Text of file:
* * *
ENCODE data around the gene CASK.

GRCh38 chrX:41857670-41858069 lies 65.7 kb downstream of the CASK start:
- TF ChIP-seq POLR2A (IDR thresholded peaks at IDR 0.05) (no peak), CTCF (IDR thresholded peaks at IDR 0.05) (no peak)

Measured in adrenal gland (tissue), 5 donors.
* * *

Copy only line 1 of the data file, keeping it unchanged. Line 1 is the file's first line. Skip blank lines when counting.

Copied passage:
ENCODE data around the gene CASK.